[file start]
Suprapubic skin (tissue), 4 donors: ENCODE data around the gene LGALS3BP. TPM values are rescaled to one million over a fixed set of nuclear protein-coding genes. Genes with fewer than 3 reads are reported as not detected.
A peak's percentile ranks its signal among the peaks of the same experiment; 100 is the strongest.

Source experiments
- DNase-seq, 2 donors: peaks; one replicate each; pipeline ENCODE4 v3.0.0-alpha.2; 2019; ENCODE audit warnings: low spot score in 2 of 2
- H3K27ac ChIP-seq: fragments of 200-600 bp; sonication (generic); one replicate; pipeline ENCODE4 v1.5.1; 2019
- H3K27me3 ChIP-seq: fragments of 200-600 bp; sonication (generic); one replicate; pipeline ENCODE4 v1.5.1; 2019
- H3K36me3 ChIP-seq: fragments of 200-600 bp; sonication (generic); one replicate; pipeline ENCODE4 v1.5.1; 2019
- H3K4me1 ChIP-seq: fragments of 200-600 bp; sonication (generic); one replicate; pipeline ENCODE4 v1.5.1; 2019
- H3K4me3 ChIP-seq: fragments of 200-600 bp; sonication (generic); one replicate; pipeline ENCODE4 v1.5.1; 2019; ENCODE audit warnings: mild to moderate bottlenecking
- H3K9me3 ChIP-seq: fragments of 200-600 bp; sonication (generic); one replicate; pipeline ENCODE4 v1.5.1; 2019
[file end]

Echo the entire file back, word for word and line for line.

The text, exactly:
Suprapubic skin (tissue), 4 donors: ENCODE data around the gene LGALS3BP. TPM values are rescaled to one million over a fixed set of nuclear protein-coding genes. Genes with fewer than 3 reads are reported as not detected.
A peak's percentile ranks its signal among the peaks of the same experiment; 100 is the strongest.

Source experiments
- DNase-seq, 2 donors: peaks; one replicate each; pipeline ENCODE4 v3.0.0-alpha.2; 2019; ENCODE audit warnings: low spot score in 2 of 2
- H3K27ac ChIP-seq: fragments of 200-600 bp; sonication (generic); one replicate; pipeline ENCODE4 v1.5.1; 2019
- H3K27me3 ChIP-seq: fragments of 200-600 bp; sonication (generic); one replicate; pipeline ENCODE4 v1.5.1; 2019
- H3K36me3 ChIP-seq: fragments of 200-600 bp; sonication (generic); one replicate; pipeline ENCODE4 v1.5.1; 2019
- H3K4me1 ChIP-seq: fragments of 200-600 bp; sonication (generic); one replicate; pipeline ENCODE4 v1.5.1; 2019
- H3K4me3 ChIP-seq: fragments of 200-600 bp; sonication (generic); one replicate; pipeline ENCODE4 v1.5.1; 2019; ENCODE audit warnings: mild to moderate bottlenecking
- H3K9me3 ChIP-seq: fragments of 200-600 bp; sonication (generic); one replicate; pipeline ENCODE4 v1.5.1; 2019